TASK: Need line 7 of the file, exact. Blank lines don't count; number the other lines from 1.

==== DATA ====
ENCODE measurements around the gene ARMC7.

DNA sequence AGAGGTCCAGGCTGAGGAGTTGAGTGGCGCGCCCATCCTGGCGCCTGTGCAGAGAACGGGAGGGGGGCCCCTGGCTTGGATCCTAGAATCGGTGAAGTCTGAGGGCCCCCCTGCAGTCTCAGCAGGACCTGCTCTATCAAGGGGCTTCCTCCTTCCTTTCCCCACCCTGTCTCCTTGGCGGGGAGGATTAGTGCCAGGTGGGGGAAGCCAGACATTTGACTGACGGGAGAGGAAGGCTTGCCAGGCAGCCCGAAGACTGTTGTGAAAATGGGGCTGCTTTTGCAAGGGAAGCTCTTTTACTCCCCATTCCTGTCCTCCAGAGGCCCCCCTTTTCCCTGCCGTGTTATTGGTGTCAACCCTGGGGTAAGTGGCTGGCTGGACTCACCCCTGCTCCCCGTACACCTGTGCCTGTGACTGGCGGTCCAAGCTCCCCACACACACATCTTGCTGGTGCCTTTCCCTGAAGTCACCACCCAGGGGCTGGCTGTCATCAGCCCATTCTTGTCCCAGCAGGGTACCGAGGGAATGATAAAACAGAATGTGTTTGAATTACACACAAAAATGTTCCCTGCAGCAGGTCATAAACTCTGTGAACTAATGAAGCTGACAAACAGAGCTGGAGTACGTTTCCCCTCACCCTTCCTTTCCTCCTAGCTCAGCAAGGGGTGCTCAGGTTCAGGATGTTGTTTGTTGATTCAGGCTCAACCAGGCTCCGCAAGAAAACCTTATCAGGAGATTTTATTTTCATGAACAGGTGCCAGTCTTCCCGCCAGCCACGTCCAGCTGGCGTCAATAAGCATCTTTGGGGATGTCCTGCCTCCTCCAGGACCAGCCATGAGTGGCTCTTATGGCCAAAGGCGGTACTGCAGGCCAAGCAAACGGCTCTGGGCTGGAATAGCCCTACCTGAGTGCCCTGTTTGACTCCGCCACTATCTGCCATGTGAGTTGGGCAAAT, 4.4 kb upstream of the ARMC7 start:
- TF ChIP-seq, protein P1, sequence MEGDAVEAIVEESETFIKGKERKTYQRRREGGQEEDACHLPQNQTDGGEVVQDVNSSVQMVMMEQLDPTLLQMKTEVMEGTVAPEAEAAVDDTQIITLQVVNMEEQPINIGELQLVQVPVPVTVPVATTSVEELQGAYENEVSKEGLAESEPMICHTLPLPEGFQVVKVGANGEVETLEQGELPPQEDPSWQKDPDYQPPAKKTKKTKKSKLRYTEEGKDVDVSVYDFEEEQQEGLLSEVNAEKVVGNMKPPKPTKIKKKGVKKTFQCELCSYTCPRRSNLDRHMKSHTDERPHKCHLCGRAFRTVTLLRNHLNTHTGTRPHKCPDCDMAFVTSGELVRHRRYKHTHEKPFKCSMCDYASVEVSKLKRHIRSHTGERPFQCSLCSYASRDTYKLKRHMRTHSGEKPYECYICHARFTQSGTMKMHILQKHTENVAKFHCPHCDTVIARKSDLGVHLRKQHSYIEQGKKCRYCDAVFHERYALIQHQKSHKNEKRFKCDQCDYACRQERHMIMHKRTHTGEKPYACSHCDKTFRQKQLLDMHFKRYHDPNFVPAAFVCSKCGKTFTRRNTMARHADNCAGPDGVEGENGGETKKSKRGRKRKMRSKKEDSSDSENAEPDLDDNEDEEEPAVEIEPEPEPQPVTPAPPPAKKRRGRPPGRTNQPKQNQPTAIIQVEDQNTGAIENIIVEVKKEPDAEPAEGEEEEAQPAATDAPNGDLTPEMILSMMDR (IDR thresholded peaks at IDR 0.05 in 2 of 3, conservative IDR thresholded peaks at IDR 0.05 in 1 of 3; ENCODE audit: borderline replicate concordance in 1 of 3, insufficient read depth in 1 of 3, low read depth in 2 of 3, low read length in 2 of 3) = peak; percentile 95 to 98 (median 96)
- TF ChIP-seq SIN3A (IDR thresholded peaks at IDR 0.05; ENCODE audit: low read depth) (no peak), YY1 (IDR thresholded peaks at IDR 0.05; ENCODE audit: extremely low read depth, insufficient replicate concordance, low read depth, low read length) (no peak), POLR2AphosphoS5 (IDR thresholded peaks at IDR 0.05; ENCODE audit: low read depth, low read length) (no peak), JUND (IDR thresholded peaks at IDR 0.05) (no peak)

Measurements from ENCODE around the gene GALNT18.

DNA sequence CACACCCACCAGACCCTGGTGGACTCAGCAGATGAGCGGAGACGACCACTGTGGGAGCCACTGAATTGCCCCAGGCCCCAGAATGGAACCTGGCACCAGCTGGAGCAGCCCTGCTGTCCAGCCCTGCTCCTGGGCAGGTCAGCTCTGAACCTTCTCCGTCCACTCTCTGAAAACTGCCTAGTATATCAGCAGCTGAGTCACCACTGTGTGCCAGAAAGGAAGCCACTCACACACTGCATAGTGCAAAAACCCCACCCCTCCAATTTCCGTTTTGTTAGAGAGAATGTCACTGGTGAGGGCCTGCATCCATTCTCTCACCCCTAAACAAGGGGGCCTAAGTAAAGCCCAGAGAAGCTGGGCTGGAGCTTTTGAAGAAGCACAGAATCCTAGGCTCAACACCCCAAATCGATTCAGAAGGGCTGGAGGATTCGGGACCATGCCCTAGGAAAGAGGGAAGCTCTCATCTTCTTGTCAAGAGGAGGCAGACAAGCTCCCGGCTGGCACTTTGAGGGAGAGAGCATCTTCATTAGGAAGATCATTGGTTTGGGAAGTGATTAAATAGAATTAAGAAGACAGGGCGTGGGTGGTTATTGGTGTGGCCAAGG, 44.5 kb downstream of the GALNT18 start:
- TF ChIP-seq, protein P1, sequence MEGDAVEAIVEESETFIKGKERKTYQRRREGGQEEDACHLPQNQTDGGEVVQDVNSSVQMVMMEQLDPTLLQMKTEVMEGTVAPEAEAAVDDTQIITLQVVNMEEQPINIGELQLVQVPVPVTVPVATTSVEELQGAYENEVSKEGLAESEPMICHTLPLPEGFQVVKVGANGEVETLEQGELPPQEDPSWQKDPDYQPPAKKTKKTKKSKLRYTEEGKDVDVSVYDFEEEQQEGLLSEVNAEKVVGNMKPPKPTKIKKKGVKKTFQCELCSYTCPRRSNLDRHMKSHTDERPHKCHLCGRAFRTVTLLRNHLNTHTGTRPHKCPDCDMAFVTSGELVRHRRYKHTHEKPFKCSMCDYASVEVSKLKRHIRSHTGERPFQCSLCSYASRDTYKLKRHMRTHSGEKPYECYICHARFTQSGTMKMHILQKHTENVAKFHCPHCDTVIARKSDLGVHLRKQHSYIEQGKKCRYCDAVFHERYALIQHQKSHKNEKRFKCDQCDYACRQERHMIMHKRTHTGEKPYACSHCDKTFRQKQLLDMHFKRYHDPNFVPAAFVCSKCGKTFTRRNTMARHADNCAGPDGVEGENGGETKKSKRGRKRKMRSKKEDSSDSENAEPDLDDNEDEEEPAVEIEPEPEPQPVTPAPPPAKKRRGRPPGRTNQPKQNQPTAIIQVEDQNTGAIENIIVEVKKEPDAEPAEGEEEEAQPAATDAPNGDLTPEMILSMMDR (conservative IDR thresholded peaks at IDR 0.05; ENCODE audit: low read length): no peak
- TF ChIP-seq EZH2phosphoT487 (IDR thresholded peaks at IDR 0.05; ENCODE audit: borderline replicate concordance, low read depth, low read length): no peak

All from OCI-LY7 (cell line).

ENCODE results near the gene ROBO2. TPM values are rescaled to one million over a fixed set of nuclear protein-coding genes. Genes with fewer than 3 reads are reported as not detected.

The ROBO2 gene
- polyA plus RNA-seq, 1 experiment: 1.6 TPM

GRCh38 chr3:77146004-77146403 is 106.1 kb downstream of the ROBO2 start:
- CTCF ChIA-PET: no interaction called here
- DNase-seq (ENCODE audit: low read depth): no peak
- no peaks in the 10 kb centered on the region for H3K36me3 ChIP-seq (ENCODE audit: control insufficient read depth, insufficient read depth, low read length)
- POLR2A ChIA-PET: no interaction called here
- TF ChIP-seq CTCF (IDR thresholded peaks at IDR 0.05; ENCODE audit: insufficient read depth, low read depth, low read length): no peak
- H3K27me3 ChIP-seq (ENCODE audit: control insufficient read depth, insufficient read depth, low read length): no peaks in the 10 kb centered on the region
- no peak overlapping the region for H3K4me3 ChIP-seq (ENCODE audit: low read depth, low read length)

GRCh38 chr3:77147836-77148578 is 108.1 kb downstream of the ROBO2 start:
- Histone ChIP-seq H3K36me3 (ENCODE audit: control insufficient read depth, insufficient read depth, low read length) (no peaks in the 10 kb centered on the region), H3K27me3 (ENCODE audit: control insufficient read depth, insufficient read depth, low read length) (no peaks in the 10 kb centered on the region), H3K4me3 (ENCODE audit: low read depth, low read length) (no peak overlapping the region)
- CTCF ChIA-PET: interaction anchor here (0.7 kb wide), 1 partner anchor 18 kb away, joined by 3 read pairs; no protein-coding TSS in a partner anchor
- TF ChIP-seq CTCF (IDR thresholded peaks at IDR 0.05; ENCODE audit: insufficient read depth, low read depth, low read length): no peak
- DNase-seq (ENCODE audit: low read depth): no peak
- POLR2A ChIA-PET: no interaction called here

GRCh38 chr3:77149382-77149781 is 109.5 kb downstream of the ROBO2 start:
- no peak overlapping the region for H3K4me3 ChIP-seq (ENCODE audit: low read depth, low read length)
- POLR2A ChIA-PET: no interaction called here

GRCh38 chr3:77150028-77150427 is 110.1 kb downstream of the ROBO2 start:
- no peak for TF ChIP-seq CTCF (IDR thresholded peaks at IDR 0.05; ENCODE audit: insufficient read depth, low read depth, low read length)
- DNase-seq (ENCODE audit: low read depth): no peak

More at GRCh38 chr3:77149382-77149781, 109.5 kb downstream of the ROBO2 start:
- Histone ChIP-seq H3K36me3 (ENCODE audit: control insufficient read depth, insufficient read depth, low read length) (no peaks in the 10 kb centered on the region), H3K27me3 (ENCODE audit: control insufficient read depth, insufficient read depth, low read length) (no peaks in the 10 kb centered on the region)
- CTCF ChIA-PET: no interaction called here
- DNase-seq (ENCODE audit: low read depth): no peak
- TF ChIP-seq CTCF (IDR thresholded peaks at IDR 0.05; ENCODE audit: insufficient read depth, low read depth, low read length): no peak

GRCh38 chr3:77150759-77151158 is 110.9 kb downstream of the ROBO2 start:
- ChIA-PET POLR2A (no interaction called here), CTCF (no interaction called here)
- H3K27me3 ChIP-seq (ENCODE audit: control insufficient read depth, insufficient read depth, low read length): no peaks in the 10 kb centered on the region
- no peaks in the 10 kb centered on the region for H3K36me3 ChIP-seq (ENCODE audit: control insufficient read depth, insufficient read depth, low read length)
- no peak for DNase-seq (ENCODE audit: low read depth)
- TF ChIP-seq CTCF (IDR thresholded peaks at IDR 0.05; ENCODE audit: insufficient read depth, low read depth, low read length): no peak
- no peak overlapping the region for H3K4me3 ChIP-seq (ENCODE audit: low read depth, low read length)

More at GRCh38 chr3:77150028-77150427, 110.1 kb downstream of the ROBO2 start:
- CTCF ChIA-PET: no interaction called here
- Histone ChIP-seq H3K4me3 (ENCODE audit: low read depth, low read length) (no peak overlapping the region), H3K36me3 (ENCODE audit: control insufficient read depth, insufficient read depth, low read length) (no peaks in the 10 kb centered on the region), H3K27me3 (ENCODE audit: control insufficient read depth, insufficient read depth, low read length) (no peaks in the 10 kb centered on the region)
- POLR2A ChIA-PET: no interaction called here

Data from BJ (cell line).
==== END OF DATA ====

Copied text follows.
- TF ChIP-seq, protein P1, sequence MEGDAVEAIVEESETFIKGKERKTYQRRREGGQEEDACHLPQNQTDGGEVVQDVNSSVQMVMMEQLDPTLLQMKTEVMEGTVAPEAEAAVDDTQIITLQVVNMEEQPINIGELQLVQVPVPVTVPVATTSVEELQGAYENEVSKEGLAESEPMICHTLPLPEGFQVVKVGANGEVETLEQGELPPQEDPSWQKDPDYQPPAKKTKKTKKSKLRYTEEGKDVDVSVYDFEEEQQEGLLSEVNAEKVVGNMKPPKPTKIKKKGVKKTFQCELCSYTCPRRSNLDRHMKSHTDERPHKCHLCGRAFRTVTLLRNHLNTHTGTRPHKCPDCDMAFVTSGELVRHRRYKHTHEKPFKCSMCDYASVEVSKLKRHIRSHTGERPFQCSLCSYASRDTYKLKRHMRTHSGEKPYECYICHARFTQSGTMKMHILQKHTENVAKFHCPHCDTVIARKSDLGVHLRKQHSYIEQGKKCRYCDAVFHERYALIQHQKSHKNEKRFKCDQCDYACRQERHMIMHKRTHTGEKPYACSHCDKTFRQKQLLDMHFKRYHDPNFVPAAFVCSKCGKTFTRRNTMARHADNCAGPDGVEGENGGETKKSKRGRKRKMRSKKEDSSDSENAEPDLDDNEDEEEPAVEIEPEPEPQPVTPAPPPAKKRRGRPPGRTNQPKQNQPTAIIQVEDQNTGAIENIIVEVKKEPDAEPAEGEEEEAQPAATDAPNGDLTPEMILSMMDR (conservative IDR thresholded peaks at IDR 0.05; ENCODE audit: low read length): no peak